Serve with extra salsa, sour cream, and tortilla chips.  We are loving the Sweet Potato Corn chips I picked up at Central Market.

Spicy Black Beans

  • 1 lb Dry Black Beans
  • 4 C Water
  • 5 Cloves Garlic, peeled, whole
  • 2 Carrots, peeled, whole
  • 1/2 Onion, peeled, whole
  • 2 Hot Peppers, whole
  • 2 t Chipotle
  • 2 T Cumin
  • 2 T Smoked Paprika
  • 1 T Black Pepper
  • 1 T Salt

Soak beans overnight. Drain and place into a slow cooker with the remaining ingredients. Cook on high for 3-4 hours, then low for 4-6 hours; cook uncovered during the last 1-2 hours until the desired consistency. During the low heat cycle, stir occasionally.

I remove the garlic, onion and carrot after the high heat cycle since the flavors are already integrated. Also, I cook uncovered for the last two hours stirring frequently since for this dish I don’t want soupy beans and I want the beans to break up just a little.

Breakup Mole

Breakup Guy is a friend I met a few years back while having drinks at Anvil. We bonded over shared interests in adventure sports. He was interested in my ziplining and white water rafting trip to Costa Rica, having never been himself. He did make it to Costa Rica the following summer however he pointed out that not only did he zip and raft, he also rock-climbed and para-sailed.  Yeah, you could call him competitive.

Since, I’ve noticed a distinct pattern in his life: girlfriend for 6-9 months, a breakup, followed by 3 months of intense adventure sports, followed by another girlfriend. We usually get together at the start of the breakup cycle or sometime in the middle of the adventure sport cycle. We also follow the NYC credo of living your life outside of your house so I’ve only been to his apartment twice. It’s done up post-grad Spartan; one bed, one table, two self-assembled chairs from IKEA, a 55-in flatscreen and about $100,000 in sports equipment.

This time when he called at the beginning of yet another cycle we met at Leon’s, he vented and drank heavily,  then we walked back to his apartment. En route I noticed some new behavior – the declaration of a no girl zone at home. And I quote – ” I will clean when I want, I will throw my dirty gym socks where I want and I will not lift up the seat”. Also, I found it funny that he had picked up a new cooking style he called “man cook” which meant only grilling outdoors and assembling meals in a slow-cooker. Did you pick up on the slow cooker part? Right, my mom was a working mom so dinners from the slow-cooker were common, I  don’t really see that as “man cook”.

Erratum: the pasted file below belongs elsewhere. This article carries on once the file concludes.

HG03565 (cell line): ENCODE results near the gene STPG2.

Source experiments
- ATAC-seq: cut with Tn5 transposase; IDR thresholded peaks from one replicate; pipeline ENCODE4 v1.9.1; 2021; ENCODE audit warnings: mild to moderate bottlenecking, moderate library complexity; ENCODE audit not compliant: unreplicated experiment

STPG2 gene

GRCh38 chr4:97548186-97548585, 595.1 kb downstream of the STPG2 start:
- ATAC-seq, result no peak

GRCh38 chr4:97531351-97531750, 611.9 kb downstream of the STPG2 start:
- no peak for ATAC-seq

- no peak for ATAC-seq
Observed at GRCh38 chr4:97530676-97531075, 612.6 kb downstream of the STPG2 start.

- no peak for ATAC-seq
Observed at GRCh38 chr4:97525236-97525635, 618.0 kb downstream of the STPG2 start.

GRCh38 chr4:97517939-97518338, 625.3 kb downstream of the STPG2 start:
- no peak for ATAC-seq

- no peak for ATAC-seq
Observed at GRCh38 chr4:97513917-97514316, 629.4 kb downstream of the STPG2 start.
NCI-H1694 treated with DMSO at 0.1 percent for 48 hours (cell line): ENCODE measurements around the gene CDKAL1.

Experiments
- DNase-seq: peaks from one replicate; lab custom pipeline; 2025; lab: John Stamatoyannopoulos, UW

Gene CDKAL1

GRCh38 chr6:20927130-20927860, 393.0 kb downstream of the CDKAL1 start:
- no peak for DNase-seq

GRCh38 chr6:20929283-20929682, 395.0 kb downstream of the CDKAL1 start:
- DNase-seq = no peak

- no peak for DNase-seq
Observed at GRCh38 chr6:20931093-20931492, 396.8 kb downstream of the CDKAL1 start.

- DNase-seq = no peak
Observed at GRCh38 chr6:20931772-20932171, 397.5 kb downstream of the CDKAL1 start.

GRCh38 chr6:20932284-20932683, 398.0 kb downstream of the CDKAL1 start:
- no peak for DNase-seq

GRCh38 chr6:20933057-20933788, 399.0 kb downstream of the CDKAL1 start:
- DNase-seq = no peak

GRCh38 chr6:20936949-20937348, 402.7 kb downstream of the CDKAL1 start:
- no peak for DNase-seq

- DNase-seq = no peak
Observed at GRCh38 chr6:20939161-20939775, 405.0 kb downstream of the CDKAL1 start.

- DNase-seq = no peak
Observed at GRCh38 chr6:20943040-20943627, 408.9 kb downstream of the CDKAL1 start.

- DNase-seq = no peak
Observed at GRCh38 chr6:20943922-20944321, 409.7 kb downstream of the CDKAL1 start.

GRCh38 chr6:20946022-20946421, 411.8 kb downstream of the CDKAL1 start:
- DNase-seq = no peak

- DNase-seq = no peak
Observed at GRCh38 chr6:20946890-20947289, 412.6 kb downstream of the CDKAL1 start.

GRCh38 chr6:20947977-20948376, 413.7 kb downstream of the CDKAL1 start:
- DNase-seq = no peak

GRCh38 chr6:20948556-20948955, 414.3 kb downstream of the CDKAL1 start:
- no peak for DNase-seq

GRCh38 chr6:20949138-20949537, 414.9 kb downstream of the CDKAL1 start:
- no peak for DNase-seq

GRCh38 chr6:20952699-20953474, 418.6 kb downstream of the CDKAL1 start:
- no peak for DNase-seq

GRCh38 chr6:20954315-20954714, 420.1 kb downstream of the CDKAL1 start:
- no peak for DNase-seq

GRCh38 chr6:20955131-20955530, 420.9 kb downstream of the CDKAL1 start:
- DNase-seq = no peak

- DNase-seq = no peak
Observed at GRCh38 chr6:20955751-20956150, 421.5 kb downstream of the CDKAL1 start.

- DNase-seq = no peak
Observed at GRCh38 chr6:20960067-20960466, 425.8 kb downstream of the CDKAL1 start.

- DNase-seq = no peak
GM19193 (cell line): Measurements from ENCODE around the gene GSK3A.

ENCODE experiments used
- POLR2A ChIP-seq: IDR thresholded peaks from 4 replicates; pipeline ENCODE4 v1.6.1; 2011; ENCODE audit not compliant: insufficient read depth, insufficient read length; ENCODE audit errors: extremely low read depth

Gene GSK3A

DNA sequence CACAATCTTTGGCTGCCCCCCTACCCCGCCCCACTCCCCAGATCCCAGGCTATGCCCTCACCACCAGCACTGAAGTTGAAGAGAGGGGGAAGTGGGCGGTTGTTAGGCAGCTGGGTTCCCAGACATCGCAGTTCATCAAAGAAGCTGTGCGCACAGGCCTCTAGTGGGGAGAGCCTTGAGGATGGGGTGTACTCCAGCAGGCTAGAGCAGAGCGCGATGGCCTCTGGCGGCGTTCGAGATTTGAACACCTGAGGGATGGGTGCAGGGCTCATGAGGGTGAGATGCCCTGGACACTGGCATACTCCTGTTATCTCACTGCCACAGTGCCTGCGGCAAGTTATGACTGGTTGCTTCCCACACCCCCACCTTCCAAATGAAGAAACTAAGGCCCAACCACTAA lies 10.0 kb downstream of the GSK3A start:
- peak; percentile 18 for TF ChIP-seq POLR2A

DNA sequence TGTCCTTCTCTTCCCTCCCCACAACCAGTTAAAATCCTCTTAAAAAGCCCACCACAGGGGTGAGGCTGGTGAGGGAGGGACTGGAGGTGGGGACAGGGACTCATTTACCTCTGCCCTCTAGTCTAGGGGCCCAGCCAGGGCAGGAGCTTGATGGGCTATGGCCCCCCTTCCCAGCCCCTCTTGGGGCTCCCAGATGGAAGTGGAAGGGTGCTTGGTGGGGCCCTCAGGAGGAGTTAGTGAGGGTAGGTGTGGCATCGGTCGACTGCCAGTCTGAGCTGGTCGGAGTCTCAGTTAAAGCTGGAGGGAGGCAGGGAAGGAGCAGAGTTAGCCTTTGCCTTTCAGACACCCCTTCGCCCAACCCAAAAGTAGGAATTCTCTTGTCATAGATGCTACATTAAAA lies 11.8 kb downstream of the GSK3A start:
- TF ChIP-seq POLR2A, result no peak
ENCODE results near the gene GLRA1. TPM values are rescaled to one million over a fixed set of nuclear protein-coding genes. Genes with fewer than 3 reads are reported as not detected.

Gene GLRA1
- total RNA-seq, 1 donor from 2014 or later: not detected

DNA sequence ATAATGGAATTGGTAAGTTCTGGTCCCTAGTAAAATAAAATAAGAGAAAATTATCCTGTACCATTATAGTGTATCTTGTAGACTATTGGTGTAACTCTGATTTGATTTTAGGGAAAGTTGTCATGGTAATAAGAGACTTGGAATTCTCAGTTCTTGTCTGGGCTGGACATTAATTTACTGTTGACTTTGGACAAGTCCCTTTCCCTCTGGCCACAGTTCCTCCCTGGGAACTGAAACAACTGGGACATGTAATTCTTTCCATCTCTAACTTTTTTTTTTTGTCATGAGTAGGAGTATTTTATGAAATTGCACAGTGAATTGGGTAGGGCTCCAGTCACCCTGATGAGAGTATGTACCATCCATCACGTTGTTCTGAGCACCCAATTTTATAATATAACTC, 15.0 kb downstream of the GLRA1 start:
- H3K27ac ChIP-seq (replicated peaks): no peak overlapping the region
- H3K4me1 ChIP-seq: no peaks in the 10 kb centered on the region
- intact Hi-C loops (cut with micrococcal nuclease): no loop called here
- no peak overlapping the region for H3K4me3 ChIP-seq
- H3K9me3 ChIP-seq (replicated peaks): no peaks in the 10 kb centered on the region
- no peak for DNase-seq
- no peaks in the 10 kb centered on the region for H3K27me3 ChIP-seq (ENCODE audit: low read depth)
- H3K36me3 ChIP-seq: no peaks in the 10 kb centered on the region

Sure enough there were piles of muddy running shoes and gym clothes everywhere. But what I really noticed was that the apartment smelled like Mexico City and it was due to the Chicken Mole he had brewing in the slow cooker. I liked this new side of Breakup Guy, since I’m a huge fan of slow-cooker meals. I could not extract a recipe out of Breakup Guy just ” I threw a whole bunch of crap my sister gave me into the pot with some chicken, pressed on then went for a run.” However, I sampled and now I’m sure I can recreate.

Damas y caballeros – I’m proud to present Breakup Chicken Mole


  • Chopped Tomato (26 oz)
  • 1 Chopped Onion
  • 1/4 C Raisins
  • 1/2 C Almonds (roasted, salted)
  • 1/4 – 1/2 C Bittersweet Chocolate
  • Chipotle in Adobo (4 oz)
  • 4 T Olive Oil
  • 6 Garlic Cloves
  • 1t each Regular Chili Powder and Ancho Chili Powder
  • 1/2 t Cinnamon
  • 1 t Cumin
  • 1-2 T Agave (honey)
  • 1-2 T Salt
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  • Throw all of that into a blender or processor, make it smooth. Now you have mole.
  • Salt and pepper 3 pounds of chicken thighs on both sides, rub it in.
  • Put the chicken in a slow cooker, cover with mole. Cook low for 8 hours.

My tip to you –  don’t taste the mole until its cooked for a while, it will taste like raw onion.


8 hours later, its ready. I’ve tried many moles in my life and this ranks high on the list. Good balance of sweet and savory with a good dollop of heat. The chicken falls apart by merely staring at it. Good with a bit of cilantro and sour cream.

I was going to try to a full plating and  wine pairing session with Breakup Chicken Mole but late start and all.

It does however work for a late snack after an involuntary Manhattan drinking episode in midtown.

I’ll try the wine parings tomorrow if I can remember the stupid ass laws in Texas about purchasing alcohol on Sunday. I’m thinking Zinfandel or Pinot Noir.